The negative effect of metal shoes 

Both feet seem high, the horn tubules of the hoof wall are compressed. That compression acts into the coronary band which is being pushed up. The hair stick out like roof. Especially where the two clips are on each hoof, the coronet bulges up even more. A front hoof should only have one clip in the middle, not two. The clips cause even more stiffness for the quarter walls. In addition, the hoof walls flare and bent, the horn tubules can't wear off. 
 

Case 1         Devlyn
 

right front before shoe removal
left front before shoe removal

The heels underrun immensely. The owner was recommended the metal shoe because the horse had flat heels. Unfortunately, flat heels cannot be cured by a shoe. The shoe will make it worse in the long term due to the over proportional wear in the heel and zero abrasion in the toe. Exactly the opposite will happen. The foot will become even more flat. 

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Right after treatment. There is a huge difference in the tubule orientation and the coronet. The hair sticks out less. The new hoof wall can now grow down physiologically.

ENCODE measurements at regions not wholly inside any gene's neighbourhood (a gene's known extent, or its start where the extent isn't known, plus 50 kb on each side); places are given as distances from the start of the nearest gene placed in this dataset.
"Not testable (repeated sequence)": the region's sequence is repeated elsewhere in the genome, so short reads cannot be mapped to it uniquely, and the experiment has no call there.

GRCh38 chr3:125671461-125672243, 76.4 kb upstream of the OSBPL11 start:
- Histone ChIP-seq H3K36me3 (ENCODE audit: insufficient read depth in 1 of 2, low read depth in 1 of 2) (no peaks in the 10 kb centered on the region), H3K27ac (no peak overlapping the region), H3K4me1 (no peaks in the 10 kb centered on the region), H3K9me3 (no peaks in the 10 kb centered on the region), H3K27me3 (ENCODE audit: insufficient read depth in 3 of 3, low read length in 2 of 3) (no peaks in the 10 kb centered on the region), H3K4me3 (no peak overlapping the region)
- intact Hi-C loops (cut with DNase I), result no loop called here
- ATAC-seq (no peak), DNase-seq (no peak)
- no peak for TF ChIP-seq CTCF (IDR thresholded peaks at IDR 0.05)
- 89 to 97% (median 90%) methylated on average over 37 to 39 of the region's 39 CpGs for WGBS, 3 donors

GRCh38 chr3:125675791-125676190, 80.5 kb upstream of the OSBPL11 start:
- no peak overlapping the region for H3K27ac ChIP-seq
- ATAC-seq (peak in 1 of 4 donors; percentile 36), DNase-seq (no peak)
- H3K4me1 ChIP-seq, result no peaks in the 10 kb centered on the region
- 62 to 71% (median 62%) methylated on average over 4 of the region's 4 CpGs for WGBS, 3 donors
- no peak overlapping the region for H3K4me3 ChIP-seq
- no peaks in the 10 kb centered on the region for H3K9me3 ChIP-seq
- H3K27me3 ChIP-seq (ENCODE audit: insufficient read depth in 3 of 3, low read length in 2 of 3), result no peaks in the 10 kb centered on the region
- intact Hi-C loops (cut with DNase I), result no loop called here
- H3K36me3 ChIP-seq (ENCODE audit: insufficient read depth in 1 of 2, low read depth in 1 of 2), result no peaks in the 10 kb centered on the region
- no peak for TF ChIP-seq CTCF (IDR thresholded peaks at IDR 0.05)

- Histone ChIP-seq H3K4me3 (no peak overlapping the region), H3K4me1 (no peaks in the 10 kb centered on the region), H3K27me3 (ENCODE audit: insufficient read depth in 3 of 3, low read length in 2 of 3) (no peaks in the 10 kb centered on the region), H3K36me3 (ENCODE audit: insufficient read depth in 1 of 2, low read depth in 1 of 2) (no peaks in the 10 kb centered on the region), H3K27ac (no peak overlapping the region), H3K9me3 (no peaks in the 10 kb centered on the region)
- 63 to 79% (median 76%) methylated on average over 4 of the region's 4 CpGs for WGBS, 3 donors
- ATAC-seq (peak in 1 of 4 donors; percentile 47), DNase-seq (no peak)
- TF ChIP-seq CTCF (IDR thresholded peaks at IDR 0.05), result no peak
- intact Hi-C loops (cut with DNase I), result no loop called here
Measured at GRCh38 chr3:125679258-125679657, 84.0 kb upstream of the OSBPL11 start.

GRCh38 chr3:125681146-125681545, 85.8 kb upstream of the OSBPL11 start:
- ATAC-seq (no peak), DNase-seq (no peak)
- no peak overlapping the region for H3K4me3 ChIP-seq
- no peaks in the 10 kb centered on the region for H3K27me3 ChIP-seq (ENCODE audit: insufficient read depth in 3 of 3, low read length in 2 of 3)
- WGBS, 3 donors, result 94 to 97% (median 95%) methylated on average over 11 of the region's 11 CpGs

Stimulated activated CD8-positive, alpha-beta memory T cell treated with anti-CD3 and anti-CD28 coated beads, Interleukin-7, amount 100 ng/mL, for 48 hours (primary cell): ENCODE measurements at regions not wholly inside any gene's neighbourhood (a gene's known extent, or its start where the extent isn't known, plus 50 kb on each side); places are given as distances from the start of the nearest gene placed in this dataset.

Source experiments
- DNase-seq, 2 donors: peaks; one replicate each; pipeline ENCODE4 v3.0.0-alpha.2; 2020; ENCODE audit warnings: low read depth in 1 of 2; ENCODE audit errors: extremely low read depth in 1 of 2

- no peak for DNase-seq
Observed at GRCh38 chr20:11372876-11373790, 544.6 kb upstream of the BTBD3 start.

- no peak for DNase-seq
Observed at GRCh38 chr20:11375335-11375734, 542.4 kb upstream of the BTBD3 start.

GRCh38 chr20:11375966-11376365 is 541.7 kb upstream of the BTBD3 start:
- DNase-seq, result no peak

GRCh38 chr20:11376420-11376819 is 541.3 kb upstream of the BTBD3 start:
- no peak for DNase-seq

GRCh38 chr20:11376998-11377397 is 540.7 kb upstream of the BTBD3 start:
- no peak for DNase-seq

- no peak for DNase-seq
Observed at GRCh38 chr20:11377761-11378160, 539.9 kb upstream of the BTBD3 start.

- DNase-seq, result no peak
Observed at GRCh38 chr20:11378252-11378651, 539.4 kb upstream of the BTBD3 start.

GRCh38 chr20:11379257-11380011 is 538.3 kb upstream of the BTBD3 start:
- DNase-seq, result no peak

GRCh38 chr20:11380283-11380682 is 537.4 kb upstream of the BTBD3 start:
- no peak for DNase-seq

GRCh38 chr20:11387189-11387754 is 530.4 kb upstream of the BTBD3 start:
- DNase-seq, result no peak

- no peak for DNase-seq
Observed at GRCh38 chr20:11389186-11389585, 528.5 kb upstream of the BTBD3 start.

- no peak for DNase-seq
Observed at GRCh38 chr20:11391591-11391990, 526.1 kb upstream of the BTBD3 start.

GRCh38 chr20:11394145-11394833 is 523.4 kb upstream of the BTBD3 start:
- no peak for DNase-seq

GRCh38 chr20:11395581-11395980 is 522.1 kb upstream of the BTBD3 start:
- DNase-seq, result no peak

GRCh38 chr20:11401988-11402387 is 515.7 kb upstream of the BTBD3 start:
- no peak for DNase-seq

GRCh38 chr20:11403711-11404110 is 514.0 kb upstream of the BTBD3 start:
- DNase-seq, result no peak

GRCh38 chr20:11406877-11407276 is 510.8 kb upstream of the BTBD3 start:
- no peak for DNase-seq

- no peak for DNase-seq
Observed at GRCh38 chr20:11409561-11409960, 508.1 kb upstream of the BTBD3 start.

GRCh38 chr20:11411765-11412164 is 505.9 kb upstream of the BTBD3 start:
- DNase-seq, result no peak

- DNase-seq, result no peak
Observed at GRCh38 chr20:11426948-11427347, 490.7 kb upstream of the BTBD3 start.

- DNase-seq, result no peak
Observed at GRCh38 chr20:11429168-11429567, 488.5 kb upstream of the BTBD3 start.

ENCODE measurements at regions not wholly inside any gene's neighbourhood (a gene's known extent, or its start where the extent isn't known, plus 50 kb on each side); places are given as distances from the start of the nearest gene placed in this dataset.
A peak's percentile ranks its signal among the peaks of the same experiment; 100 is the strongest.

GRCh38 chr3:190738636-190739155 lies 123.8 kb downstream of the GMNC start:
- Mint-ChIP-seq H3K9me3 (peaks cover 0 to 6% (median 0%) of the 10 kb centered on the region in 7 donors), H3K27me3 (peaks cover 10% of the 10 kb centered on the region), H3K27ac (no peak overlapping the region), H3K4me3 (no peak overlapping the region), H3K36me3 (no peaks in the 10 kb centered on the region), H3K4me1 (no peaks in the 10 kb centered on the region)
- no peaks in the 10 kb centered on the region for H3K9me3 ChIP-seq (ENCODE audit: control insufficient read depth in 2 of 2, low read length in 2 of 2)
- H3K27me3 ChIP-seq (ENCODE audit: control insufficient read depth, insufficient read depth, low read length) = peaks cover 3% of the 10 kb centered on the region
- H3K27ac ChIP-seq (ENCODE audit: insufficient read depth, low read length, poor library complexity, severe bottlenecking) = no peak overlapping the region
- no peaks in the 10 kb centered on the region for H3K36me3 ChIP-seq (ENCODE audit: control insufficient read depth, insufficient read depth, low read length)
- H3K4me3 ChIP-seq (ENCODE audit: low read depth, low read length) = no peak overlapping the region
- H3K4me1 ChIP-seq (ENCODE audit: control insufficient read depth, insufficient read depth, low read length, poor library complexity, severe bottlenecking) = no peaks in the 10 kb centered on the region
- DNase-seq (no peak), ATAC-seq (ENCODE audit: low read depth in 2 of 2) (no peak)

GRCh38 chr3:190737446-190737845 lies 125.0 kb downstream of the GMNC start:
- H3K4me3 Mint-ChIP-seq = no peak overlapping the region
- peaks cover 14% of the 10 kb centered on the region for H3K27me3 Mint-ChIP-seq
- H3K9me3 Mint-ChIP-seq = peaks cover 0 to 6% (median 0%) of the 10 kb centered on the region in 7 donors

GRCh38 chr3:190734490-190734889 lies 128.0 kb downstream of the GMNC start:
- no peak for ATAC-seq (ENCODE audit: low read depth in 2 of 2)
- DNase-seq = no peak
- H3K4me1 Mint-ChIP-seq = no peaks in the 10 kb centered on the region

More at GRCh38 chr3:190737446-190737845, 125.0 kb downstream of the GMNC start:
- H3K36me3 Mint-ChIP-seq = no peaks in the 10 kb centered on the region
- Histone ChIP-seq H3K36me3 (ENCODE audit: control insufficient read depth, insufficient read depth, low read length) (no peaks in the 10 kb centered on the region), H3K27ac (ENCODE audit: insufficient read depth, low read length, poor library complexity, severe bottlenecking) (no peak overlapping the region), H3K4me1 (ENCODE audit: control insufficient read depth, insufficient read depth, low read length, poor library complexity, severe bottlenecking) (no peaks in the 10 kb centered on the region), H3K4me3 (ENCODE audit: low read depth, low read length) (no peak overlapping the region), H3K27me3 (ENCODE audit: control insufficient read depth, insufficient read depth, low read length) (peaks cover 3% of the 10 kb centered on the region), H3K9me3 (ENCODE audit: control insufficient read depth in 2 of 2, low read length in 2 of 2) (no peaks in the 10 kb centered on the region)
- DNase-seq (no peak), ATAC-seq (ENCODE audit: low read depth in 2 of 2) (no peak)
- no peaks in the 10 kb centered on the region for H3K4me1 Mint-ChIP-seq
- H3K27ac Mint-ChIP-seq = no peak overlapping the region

right front after treatment
left front after treatment

Case 2          Snickers

I introduced Snickers in my book 'hoof physics'.

He has arthritis in his right carpal joint and is therefore forced to break over the lateral part of his toe. The medial part of his toe has become a huge obstacle which makes it impossible for him to use at all. The coronet at that spot is bulged up, compresses the corium and deflects the newly produced horn tubules in their physiological growth orientation. A vicious cycle starts. If not given the opportunity to use that part of the hoof, it will become more and more a disturbing factor and force the horse to only use the lateral part of his hoof. The deformation will continue rapidly. 

Cutting that extra length off from underneath would be a huge mistake also. The horse has walked itself into that shape to compensate for existing predispositions, in this case, his arthritic knee. He needs the supporting length on the medial side. Due to the hinge joints, he is not capable to tilt, any abrupt hoof wall shortening would cause more discomfort.